if you haven't been able to see it yet (most realtors post indoor and outdoor pictures
of properties online).
It can help to learn about what makes your new city or town unique. Share the information
with your friends and make them feel part of your moving experience. Soon you will
feel like you already know your new community.
Packing It Up
You can pick up a copy of the United States Postal Service Mover's Guide
in any post office or online; it will give you and your parents some tips. The guide
includes change of address forms, a checklist of things to do, and suggestions for
a survival kit that will contain items you may need to have at hand and might otherwise
be packed out of reach during the move.
You can help — and feel more in control — by making a list of things
that need to be done before the move. Offer to help your parents with some of their
items. The more you participate and keep busy, the more it will feel like your own
experience rather than something that is being done to you. For example, organize
a yard sale to sell the stuff you don't want to take with you. You may find that friends
and neighbors are interested in participating in a yard sale, too.
As soon as you know you are moving, start preparing by:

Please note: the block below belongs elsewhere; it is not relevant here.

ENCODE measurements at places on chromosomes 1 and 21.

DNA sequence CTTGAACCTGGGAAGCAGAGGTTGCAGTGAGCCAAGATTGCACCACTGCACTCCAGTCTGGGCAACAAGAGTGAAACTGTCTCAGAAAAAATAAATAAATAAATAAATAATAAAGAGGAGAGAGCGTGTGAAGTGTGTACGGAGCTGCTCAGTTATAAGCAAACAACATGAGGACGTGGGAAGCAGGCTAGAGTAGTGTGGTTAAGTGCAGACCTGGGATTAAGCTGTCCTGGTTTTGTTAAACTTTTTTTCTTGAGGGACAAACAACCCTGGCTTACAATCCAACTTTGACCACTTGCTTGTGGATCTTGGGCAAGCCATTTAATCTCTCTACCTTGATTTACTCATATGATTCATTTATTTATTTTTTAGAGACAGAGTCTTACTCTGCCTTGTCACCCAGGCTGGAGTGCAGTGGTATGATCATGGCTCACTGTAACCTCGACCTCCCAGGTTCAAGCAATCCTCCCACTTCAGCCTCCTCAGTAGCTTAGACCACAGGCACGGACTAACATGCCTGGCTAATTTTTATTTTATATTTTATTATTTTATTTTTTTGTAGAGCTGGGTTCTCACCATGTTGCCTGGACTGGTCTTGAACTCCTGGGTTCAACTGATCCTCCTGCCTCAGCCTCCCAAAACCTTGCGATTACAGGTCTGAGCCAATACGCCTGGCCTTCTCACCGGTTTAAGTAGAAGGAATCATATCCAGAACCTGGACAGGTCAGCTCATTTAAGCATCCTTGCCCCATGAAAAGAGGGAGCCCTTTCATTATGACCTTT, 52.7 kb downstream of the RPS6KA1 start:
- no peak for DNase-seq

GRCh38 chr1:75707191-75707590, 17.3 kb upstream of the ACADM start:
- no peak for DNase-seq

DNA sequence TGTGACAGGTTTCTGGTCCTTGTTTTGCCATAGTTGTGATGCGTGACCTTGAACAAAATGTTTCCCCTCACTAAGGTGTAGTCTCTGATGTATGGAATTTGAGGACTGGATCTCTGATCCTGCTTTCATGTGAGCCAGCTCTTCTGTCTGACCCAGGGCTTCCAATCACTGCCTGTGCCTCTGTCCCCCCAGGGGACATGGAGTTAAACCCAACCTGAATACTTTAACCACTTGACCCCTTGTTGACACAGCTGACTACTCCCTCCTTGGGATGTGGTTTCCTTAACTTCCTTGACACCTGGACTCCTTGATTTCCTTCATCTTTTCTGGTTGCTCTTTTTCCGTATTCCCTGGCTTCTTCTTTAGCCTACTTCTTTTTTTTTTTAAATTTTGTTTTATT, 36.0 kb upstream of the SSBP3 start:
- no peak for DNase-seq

sorting out clothes and giving away items that you aren't going to take
packing away items you are going to take, but won't need until after you've moved
spreading out the chores you have to do so you won't be overwhelmed during the
last few days
cleaning up your room or any other areas you are responsible for to make packing
labeling your boxes so you can easily identify where things are when you get to
your new home
Keeping in Touch
One of the fears of moving is losing old friends. Remember your friends when you
get to your new destination by putting pictures up around your new room. Print out
copies of pictures for your friends to keep, too.
Saying goodbye is never easy, but it doesn't mean it's forever. Luckily, today
it's easier than ever to stay in touch. Share pictures and videos. Let your friends
know about the differences, both good and bad, between your old home and your
new place. You might be able to plan summer visits to see old friends or for a friend
to visit you.
Moving is hard, but you may discover that it has taught you some valuable skills:
how to make new friends, be flexible, and find your way around strange places. Although
learning these lessons can feel tough at the time, once you've settled in, you may
find you like the new place better. And be sure to say "hi" to the next new kid in
town — you can relate./p>